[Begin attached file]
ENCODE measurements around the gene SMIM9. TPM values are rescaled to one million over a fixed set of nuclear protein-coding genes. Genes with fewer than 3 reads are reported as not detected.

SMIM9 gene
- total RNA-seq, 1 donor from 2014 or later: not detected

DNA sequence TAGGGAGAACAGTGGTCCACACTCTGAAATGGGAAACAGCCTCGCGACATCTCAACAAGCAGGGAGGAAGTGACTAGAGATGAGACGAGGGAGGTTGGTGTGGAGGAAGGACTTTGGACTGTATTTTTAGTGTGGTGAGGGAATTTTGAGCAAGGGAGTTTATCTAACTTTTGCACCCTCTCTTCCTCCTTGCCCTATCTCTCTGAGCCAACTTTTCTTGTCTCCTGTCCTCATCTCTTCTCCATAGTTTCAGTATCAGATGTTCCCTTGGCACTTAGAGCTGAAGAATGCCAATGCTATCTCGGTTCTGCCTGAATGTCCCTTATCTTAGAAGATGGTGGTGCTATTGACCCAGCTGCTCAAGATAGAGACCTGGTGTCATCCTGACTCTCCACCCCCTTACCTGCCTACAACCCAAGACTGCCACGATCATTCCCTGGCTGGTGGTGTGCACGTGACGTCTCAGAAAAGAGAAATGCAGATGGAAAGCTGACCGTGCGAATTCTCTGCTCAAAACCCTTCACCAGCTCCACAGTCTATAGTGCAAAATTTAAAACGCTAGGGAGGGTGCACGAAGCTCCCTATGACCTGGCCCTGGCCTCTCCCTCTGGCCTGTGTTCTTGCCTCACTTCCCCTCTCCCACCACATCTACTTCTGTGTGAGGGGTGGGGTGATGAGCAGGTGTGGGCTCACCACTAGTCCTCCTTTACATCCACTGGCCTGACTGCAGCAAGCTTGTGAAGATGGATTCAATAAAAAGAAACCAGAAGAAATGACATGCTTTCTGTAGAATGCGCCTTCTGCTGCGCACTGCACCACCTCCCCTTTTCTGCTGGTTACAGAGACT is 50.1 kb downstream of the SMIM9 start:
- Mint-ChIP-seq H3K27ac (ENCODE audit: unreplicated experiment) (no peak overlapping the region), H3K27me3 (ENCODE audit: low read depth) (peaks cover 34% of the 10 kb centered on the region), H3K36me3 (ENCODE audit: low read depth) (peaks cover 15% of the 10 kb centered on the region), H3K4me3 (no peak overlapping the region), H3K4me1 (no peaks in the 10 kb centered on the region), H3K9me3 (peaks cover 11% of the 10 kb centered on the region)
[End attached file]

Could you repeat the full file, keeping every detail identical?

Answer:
ENCODE measurements around the gene SMIM9. TPM values are rescaled to one million over a fixed set of nuclear protein-coding genes. Genes with fewer than 3 reads are reported as not detected.

SMIM9 gene
- total RNA-seq, 1 donor from 2014 or later: not detected

DNA sequence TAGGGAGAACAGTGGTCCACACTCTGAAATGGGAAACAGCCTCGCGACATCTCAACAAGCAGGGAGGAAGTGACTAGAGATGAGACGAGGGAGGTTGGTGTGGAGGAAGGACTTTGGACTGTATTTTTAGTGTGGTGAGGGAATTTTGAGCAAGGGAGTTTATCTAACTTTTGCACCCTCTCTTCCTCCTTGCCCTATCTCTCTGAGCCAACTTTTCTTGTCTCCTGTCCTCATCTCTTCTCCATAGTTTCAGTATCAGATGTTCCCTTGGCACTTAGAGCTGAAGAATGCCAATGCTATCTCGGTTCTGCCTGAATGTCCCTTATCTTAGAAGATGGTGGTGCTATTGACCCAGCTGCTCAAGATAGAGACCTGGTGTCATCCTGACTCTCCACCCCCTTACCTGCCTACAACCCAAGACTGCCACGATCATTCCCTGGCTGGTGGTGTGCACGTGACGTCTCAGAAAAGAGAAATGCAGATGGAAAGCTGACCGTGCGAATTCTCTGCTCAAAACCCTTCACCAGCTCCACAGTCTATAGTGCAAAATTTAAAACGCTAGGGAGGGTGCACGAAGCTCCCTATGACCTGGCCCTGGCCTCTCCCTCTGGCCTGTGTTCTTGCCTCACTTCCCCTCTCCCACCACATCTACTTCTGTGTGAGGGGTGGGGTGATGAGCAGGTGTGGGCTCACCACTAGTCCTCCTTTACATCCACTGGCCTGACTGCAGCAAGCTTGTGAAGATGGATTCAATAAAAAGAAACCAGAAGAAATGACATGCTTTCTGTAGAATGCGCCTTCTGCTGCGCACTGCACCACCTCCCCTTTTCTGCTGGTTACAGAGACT is 50.1 kb downstream of the SMIM9 start:
- Mint-ChIP-seq H3K27ac (ENCODE audit: unreplicated experiment) (no peak overlapping the region), H3K27me3 (ENCODE audit: low read depth) (peaks cover 34% of the 10 kb centered on the region), H3K36me3 (ENCODE audit: low read depth) (peaks cover 15% of the 10 kb centered on the region), H3K4me3 (no peak overlapping the region), H3K4me1 (no peaks in the 10 kb centered on the region), H3K9me3 (peaks cover 11% of the 10 kb centered on the region)